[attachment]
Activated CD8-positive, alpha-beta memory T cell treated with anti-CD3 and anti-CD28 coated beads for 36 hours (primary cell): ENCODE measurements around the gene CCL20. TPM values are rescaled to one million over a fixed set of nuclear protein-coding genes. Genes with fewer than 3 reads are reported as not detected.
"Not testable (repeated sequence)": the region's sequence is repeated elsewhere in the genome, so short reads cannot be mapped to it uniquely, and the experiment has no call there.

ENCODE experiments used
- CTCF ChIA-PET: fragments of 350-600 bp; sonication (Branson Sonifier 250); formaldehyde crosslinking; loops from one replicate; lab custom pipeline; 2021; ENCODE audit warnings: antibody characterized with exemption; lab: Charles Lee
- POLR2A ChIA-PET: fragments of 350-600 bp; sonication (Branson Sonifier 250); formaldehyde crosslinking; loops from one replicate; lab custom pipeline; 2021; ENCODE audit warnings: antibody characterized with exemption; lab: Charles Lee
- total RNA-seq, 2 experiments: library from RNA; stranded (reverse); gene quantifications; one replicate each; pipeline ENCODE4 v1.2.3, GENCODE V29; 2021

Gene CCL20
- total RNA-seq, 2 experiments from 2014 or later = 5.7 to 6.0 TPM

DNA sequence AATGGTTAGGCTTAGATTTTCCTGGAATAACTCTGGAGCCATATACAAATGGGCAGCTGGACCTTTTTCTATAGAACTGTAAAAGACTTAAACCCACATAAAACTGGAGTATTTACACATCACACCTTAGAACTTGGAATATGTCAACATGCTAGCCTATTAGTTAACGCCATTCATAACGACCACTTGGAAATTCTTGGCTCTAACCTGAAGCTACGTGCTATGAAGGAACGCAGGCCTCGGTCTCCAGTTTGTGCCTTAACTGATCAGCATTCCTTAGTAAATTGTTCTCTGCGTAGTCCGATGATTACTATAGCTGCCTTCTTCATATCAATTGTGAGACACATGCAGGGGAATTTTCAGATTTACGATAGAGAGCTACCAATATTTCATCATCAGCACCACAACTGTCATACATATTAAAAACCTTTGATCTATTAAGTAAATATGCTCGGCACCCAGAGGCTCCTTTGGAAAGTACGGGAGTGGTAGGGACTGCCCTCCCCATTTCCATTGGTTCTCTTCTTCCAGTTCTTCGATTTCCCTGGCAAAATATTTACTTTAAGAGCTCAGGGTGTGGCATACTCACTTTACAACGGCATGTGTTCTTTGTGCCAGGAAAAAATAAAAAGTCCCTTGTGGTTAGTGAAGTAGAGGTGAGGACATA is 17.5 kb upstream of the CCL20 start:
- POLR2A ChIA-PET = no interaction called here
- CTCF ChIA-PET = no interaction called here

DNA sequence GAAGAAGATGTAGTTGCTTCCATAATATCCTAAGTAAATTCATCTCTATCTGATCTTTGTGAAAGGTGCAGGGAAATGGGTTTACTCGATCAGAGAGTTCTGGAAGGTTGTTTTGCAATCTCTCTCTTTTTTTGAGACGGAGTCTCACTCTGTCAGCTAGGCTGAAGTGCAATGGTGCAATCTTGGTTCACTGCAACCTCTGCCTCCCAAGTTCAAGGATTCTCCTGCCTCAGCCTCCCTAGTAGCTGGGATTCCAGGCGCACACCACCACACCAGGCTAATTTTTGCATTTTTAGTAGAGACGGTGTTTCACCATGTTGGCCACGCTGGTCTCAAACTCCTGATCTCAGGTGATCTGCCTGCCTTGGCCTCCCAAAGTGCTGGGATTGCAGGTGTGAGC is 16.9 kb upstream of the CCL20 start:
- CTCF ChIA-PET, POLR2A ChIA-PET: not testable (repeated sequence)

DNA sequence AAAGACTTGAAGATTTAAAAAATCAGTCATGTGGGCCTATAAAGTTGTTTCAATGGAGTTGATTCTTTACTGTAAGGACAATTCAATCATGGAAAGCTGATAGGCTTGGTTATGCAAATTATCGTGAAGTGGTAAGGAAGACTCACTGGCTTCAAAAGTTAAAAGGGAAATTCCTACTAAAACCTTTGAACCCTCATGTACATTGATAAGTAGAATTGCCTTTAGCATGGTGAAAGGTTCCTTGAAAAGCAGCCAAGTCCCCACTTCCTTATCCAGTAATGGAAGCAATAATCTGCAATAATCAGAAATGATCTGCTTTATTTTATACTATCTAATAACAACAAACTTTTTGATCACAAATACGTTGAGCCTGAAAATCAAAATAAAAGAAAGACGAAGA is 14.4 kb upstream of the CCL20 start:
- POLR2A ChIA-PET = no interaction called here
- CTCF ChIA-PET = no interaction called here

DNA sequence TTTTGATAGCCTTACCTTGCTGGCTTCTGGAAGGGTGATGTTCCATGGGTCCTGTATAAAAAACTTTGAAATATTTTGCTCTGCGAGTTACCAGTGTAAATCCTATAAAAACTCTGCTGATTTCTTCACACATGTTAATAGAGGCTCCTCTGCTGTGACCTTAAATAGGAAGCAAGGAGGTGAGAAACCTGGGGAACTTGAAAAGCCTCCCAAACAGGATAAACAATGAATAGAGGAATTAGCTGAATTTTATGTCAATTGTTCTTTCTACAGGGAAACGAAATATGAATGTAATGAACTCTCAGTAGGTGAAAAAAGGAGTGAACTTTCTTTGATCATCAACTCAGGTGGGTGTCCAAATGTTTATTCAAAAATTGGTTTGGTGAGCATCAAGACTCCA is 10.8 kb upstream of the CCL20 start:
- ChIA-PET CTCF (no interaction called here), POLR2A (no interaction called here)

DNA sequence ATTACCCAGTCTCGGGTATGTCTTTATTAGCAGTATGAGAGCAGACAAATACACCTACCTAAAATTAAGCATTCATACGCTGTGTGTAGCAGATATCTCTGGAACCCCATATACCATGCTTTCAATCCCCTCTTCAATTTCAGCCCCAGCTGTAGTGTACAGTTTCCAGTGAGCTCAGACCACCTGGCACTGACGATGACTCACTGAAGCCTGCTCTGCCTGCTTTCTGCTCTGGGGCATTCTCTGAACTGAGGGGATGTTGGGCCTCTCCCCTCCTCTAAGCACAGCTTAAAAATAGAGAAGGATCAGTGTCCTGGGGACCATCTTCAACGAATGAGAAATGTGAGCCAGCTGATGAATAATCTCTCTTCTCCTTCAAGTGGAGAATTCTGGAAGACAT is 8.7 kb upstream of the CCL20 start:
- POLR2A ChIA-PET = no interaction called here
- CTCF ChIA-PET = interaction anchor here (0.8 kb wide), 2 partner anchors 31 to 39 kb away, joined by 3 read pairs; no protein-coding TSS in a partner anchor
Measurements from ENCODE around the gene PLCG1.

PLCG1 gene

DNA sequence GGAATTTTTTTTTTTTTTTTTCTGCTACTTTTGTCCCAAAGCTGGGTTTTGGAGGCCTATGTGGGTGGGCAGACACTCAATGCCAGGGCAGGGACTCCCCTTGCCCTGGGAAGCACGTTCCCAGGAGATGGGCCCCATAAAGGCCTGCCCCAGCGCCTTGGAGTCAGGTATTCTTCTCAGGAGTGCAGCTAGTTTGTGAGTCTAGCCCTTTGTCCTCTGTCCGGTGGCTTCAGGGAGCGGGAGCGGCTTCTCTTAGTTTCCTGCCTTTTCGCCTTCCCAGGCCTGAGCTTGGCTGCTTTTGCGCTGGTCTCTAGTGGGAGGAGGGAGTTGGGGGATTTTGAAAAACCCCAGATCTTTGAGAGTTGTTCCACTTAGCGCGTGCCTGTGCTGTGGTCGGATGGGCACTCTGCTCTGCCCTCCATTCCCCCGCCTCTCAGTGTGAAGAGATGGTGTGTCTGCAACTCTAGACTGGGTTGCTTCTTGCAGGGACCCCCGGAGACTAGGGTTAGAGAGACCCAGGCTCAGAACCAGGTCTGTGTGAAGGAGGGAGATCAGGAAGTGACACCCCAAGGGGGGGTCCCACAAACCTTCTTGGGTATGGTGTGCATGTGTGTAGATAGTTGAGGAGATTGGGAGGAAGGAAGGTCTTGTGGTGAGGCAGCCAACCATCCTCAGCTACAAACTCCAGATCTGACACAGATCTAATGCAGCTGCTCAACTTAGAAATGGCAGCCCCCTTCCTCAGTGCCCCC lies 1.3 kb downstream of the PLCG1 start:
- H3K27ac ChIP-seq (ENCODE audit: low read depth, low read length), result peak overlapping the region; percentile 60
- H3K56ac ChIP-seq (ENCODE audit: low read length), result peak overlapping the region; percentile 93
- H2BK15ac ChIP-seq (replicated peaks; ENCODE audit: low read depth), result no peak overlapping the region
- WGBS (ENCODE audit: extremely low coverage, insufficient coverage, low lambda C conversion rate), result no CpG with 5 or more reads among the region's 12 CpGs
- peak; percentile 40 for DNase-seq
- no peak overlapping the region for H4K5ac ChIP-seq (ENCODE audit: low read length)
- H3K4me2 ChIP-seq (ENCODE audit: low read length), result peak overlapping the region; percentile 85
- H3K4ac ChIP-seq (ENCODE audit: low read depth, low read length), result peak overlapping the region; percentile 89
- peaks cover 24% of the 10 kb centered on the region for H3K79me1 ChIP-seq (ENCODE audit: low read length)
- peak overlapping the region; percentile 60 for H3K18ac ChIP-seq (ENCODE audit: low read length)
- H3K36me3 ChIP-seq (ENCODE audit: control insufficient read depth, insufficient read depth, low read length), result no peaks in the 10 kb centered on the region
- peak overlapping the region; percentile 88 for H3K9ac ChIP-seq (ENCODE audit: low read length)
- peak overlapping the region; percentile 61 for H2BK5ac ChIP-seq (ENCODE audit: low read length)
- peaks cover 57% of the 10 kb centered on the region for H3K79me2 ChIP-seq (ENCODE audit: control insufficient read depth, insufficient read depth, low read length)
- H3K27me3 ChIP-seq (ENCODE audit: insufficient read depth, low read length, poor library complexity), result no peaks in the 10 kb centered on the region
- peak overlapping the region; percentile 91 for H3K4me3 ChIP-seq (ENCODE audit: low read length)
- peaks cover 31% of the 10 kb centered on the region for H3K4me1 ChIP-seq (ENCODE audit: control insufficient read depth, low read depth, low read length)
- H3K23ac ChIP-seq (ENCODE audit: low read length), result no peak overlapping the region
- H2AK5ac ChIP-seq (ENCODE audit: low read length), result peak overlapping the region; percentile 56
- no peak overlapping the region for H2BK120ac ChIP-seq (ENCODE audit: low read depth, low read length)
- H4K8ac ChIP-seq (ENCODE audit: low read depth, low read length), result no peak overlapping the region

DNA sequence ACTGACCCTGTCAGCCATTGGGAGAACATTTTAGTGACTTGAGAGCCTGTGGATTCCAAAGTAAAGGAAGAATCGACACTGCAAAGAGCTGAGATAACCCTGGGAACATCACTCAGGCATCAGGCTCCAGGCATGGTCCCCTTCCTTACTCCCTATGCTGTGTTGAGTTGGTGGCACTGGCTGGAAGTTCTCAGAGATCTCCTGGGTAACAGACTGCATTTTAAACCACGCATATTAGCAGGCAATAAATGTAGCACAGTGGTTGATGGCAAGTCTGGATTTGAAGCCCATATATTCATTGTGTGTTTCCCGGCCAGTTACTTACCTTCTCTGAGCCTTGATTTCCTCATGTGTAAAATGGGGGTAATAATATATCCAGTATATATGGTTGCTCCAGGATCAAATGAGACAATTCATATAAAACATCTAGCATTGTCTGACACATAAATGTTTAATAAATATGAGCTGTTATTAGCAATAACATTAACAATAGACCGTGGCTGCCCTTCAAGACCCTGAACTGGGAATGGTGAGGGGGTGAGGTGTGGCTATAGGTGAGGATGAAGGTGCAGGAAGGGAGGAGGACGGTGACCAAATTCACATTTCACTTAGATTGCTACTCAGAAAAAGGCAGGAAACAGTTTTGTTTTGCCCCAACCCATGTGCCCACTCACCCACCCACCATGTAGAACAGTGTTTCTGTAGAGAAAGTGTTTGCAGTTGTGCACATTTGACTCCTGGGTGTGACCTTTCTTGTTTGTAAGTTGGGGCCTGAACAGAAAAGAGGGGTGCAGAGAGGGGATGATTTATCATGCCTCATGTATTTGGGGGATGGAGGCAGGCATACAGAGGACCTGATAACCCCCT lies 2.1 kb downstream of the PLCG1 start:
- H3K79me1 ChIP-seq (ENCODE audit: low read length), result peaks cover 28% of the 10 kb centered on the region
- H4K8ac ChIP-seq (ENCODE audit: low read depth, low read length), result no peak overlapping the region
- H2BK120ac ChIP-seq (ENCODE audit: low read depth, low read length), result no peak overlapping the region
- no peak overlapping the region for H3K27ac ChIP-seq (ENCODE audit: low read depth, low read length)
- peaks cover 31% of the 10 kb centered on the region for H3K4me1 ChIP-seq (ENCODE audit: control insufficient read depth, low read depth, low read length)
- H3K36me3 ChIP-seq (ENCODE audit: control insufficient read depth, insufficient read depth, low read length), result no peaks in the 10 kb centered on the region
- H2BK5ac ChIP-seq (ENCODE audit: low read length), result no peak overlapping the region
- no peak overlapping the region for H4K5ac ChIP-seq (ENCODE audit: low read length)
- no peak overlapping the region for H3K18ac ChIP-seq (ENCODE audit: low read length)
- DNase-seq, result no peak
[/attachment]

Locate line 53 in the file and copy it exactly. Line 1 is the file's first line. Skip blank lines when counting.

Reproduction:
- H2BK5ac ChIP-seq (ENCODE audit: low read length), result no peak overlapping the region